Tonight I went to Schooner’s, a restaurant in Huntington, to hear the first lecture in a series about the Ohio River presented by faculty of the Marshall University College of Science.
Chuck Somerville, dean of the College of Science, gave an overview of the importance of the Ohio River to the region and threats that it faces. The title of his talk was “The River Runs Through Us.”
Somerville said many people the Ohio River primarily as an industrial ditch, but he doesn’t.
“If you allow yourself to experience the river from top to bottom, it truly is a beautiful river, and it’s worthy of our protection,” he said.
Somerville said the Ohio River provides the daily water supply for about 3 million people, or about 1 percent of the nation’s population. Add in the people who draw water from its tributaries and groundwater that feeds into the Ohio, and the number increases, he said.
The river is also a transportation route for about $4.5 billion worth of cargo each year. It’s a waste removal system and a recreation resource, he said.
And the Ohio is a wildlife habitat. He said the river is home to 193 species of birds, 500 species of plants, 130 species of fish, 42 species of mollusks, 23 species of mammals, 15 species of herps (reptiles and amphibians) and, of course, people.
“I want all of you to think about taking care of this resource and loving the river as much as I do,” he said.
Somerville listed several threats to the river.
Ø -- Agricultural runoff, which feeds algal blooms, affects oxygen demand and adds toxins.
Ø -- Mining activity, which affects acidity, sediments and metals.
Ø -- Natural gas drilling, partly because of increased interest in developing Marcellus shale deposits. Gas drilling leads to problems with sediments, solids, chemicals and water consumption, Somerville said. In West Virginia alone, 1,338 permits have been issued for drilling in Marcellus shale, he said. About 4 million to 8 million gallons of fresh water will be needed for gas drilling in the state, and about 75 percent of that will remain underground, he said. The water that is recovered will be contaminated. It will be 10 times saltier than sea water, and it will be treated as hazardous waste, he said. The amount of water that will be used is about the same as the amount that flows past Ashland, Ky., in 2.5 hours, he said.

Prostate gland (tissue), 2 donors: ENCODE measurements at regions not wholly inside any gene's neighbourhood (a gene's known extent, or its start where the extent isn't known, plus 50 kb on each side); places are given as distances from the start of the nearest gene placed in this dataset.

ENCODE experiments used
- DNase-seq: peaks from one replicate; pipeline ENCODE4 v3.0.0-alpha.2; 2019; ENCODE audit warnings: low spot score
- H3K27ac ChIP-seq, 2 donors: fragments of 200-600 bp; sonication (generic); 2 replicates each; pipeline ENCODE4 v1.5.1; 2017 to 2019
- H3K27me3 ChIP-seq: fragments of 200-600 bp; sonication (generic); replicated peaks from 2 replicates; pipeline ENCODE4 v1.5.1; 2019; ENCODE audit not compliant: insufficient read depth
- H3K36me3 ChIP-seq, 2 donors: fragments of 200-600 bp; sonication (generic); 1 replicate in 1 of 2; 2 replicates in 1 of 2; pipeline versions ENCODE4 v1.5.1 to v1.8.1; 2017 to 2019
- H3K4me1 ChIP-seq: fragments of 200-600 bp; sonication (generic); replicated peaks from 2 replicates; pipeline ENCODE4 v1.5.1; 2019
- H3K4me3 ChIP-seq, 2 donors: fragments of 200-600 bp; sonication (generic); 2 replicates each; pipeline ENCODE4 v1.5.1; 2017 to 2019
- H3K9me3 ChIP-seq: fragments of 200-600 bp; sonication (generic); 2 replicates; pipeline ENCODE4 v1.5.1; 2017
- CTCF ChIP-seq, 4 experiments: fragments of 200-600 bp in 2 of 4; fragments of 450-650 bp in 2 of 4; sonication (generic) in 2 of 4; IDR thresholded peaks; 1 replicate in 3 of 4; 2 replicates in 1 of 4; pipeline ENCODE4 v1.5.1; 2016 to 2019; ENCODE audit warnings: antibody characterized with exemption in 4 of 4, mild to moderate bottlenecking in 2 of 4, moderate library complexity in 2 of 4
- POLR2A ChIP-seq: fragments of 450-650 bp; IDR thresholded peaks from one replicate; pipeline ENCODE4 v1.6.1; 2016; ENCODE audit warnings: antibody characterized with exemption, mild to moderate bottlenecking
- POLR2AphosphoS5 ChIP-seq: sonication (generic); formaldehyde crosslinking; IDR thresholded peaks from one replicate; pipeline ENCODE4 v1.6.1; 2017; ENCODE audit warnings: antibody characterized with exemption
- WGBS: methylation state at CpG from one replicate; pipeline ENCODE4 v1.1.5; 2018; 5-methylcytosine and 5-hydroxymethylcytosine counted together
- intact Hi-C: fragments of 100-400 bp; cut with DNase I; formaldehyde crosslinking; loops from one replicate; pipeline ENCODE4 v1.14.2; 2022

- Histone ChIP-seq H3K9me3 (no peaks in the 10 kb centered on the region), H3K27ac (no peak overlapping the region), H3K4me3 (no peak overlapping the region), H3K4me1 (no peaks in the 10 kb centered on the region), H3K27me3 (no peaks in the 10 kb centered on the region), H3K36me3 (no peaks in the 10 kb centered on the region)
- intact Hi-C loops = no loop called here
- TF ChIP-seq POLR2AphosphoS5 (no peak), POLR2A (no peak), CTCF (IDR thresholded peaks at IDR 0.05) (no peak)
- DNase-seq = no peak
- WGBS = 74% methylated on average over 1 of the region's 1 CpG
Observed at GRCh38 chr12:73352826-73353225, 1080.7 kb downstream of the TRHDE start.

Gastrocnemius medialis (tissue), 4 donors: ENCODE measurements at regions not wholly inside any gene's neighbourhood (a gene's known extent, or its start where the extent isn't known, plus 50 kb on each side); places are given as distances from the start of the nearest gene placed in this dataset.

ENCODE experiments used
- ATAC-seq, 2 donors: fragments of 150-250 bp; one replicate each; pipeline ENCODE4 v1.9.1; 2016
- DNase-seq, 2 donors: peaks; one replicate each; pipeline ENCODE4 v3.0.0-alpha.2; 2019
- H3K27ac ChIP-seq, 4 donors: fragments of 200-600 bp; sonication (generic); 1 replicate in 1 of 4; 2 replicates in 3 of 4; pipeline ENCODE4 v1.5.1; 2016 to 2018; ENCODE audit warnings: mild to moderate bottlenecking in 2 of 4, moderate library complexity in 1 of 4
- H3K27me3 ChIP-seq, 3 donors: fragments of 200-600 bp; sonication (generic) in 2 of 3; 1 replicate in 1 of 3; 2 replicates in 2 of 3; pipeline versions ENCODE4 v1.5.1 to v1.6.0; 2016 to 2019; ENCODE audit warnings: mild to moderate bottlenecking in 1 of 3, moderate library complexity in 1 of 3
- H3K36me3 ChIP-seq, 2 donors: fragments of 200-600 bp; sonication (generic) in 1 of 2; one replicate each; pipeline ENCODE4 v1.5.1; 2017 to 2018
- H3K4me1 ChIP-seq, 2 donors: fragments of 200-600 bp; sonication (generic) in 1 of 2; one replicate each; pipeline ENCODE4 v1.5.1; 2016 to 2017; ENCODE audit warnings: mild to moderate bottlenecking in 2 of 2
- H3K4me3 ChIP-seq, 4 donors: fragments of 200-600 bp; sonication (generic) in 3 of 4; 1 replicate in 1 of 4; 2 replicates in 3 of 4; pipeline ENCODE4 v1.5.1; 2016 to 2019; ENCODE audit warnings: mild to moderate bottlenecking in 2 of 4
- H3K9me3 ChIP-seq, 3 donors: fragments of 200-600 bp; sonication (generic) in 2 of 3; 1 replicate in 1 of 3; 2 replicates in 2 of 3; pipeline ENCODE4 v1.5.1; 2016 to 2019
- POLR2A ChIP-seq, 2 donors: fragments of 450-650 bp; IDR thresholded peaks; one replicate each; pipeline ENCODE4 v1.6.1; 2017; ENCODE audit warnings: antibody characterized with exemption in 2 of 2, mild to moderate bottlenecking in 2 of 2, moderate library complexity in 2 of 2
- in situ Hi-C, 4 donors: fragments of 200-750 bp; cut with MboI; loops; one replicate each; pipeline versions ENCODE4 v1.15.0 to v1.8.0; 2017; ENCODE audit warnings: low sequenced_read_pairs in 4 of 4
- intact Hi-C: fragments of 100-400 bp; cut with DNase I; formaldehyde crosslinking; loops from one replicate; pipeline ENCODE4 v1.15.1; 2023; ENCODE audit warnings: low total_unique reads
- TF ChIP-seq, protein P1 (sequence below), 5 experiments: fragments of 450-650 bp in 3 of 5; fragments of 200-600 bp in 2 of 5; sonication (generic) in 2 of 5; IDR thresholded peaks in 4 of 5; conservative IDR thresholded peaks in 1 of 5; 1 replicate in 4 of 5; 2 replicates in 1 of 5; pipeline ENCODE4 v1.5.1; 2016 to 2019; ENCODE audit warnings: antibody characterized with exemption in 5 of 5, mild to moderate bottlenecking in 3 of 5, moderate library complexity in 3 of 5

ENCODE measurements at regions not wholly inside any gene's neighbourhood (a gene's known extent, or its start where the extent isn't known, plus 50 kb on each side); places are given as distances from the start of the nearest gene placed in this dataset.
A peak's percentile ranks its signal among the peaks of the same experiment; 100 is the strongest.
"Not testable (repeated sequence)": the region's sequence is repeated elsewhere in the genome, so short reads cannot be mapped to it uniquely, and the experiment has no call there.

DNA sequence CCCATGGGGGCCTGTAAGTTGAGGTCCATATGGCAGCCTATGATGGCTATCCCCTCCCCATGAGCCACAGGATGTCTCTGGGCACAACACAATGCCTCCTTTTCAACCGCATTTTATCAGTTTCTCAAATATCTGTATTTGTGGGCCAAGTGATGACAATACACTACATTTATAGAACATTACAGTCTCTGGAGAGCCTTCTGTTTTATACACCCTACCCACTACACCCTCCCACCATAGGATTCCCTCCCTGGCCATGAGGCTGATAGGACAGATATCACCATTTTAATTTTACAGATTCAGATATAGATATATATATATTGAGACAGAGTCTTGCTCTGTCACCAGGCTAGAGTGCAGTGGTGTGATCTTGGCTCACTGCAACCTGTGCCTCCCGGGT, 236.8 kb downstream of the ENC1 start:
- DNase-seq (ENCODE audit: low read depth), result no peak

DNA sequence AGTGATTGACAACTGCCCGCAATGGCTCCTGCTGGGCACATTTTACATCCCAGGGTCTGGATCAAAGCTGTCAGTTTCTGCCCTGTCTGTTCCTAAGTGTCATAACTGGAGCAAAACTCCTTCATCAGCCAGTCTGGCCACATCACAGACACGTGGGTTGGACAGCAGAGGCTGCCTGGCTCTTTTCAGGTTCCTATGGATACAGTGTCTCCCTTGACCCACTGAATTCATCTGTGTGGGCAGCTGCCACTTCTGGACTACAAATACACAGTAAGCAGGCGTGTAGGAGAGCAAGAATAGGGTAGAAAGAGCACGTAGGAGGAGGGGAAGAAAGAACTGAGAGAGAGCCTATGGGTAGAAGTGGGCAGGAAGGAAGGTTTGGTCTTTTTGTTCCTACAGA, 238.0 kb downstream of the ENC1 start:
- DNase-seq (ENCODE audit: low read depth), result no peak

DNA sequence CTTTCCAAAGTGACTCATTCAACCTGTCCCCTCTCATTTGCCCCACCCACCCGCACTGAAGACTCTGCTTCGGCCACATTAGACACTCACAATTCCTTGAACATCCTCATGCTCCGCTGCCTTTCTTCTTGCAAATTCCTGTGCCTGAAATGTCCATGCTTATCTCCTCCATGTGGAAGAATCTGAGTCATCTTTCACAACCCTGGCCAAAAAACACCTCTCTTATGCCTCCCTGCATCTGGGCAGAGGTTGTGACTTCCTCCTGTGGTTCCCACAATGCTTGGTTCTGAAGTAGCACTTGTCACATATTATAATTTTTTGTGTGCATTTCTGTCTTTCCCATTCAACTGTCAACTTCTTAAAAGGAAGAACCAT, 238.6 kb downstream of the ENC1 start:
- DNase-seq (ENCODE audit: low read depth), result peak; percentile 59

Somerville said he is not advocating that drilling in the Marcellus shale shouldn’t be explored, but people need to pay attention to it.
Another threat he described was the combined storm and sanitary sewer systems of many cities along the Ohio.
So what can people do? Four things, Somerville said. They can appreciate the value of aquatic resources. They can support balanced conservation and sustainable development. They can talk to friends and representatives. And they can vote with their ballots and their money.
About 60 people attended Somerville’s lecture. The next talk in the series is on Dec. 14, also at Schooner’s. Jeff Kovatch, a biology professor at Marshall, will speak on “The Scale of Life in the Ohio River.”
For more background on the series, check out this article that ran in The Herald-Dispatch of Huntington on Sunday.
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On a personal note, I have been asked to share some of my river photos and give a talk on them during a future session. More to come as arrangements are made.
Also, I’ve known Somerville for about six years. We met in 2004 when he was part of a team of researchers from four schools – Marshall University, the University of Cincinnati, Northern Kentucky University and Thomas More College – traveling the entire distance of the Ohio River on a sidewheeler known as the Chattanooga Star. Somerville and his students were looking for bacteria that were resistant to antibiotics. Others on the trip did their own research. One person in particular looked for zebra mussels.
At the time, Somerville was a professor of microbiology at Marshall. Since then he has become dean of the College of Science.
Before the lecture began, a person approached me and told me he knew who I was. He said he reads this blog, and he recognized some photos as having been shot from his back yard. As it turns out, he lives on the land where my mother lived for 23 years before she died in 1993.